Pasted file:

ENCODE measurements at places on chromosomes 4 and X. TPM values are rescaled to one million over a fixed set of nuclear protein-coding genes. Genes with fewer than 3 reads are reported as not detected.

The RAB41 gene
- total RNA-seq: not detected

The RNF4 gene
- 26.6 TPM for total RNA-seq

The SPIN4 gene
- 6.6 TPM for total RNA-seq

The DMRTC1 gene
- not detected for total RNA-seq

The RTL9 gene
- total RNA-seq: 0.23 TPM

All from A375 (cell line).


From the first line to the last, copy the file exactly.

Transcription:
ENCODE measurements at places on chromosomes 4 and X. TPM values are rescaled to one million over a fixed set of nuclear protein-coding genes. Genes with fewer than 3 reads are reported as not detected.

The RAB41 gene
- total RNA-seq: not detected

The RNF4 gene
- 26.6 TPM for total RNA-seq

The SPIN4 gene
- 6.6 TPM for total RNA-seq

The DMRTC1 gene
- not detected for total RNA-seq

The RTL9 gene
- total RNA-seq: 0.23 TPM

All from A375 (cell line).